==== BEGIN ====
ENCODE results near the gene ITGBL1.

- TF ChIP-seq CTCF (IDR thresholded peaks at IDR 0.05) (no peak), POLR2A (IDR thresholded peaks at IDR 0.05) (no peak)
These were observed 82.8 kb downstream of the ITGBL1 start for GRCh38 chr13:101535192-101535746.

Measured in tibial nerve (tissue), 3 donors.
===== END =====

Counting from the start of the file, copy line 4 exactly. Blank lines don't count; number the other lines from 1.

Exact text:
Measured in tibial nerve (tissue), 3 donors.